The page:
13. Content Article
    Personalised Care will benefit up to 2.5 million people by 2024. It aims to give people the same choice and control over their mental and physical health that they have come to expect in every other aspect of their life. Personalised care is based on ‘what matters’ to people and their individual strengths and needs. This webpage by NHS England contains information about the following aspects of personalised care: Patient choice Shared decision making Patient activation and supported self-management Social Prescribing and community based support Personalised care and support planning Personal health budgets
  14. Content Article
    The UK Covid-19 Inquiry has been set up to examine the UK’s response to and impact of the Covid-19 pandemic, and learn lessons for the future. The Inquiry’s work is guided by its Terms of Reference.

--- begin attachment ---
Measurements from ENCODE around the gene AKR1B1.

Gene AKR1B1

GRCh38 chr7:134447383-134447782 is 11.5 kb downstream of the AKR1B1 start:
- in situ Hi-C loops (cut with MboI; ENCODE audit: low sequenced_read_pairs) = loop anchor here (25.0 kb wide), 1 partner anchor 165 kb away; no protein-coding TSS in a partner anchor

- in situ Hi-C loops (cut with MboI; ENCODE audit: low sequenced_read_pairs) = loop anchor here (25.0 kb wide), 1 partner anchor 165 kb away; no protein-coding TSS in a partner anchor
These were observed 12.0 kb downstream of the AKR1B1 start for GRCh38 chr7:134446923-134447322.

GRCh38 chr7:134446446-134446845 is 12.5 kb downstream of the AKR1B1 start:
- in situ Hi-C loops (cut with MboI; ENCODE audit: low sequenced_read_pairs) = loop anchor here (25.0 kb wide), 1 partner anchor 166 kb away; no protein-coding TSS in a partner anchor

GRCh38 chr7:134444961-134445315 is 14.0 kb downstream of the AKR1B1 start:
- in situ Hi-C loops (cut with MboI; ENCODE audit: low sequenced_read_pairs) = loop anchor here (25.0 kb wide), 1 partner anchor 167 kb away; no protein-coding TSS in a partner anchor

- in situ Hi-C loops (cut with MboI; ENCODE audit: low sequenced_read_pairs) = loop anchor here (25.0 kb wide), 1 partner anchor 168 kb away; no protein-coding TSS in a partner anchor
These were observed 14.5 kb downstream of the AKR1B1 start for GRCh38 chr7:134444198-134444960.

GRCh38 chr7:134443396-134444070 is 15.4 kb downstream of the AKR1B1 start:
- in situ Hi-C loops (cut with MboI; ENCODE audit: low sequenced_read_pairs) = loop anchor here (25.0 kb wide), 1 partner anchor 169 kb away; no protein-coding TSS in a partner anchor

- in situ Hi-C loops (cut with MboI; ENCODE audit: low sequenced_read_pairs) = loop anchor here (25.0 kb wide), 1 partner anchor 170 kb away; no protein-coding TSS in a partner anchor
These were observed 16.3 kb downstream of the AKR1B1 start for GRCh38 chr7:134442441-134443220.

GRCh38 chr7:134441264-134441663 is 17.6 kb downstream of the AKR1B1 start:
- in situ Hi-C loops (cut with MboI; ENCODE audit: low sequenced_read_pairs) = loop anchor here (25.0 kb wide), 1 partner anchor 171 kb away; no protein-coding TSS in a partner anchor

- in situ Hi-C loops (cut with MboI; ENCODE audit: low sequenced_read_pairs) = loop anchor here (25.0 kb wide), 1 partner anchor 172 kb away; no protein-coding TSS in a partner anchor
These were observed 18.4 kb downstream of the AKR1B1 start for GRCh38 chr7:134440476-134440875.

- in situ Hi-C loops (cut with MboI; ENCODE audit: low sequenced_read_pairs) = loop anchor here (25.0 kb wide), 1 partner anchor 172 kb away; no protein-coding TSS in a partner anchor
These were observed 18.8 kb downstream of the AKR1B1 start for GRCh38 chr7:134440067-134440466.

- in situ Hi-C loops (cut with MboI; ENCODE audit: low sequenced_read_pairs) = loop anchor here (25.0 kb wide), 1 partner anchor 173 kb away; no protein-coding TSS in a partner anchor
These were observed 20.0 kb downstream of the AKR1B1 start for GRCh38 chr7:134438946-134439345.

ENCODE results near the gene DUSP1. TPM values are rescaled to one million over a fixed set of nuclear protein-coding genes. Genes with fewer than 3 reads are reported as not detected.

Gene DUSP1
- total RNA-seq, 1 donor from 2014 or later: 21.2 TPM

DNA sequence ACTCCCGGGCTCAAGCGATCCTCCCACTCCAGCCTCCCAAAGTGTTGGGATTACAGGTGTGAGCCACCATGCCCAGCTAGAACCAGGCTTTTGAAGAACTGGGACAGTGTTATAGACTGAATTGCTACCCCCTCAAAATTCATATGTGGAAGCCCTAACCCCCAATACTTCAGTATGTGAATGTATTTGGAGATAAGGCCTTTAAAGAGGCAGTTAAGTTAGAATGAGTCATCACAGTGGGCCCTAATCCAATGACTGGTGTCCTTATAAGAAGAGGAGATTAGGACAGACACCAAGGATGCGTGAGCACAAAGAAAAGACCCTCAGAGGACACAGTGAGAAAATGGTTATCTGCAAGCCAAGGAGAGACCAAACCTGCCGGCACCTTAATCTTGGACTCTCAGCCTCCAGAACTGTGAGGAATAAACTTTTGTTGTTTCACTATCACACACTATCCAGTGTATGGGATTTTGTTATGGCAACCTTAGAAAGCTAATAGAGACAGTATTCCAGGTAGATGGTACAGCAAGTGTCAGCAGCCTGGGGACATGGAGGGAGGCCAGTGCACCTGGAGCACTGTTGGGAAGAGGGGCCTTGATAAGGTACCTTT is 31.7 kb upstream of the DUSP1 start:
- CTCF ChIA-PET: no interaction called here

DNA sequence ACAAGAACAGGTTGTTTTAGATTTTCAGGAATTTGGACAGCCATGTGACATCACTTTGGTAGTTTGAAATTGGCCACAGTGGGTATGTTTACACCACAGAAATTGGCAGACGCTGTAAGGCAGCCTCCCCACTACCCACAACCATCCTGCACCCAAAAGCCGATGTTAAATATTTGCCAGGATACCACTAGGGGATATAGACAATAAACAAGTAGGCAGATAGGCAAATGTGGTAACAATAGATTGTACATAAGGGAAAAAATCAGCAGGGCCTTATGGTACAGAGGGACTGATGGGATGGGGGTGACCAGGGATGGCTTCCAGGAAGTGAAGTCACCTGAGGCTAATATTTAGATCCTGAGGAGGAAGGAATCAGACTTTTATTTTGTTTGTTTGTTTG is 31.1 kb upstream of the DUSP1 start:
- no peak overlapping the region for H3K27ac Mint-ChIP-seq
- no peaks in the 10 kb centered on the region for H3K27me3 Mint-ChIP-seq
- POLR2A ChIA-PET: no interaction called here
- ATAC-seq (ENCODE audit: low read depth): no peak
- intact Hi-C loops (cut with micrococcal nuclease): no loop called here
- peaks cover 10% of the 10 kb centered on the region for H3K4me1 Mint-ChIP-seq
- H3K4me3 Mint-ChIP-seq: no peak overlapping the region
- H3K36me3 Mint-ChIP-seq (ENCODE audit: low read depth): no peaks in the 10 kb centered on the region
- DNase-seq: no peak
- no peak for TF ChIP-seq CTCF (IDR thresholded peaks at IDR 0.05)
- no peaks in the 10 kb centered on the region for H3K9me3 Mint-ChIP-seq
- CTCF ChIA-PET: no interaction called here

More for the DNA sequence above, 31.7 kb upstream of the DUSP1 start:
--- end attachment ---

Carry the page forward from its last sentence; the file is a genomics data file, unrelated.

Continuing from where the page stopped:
15. Content Article
    Unpaid carers provide significant levels of support to family or friends–equivalent to four million paid care workers. Carers often need support with their own health and wellbeing, but they are not always able to access this. Researchers from The King's Fund interviewed commissioners and providers of support to unpaid carers, ran focus groups with unpaid carers in four areas of England, spoke to national stakeholders and reviewed existing literature and national data sets, in order to understand the current picture of local support available for unpaid carers in England.
  16. News Article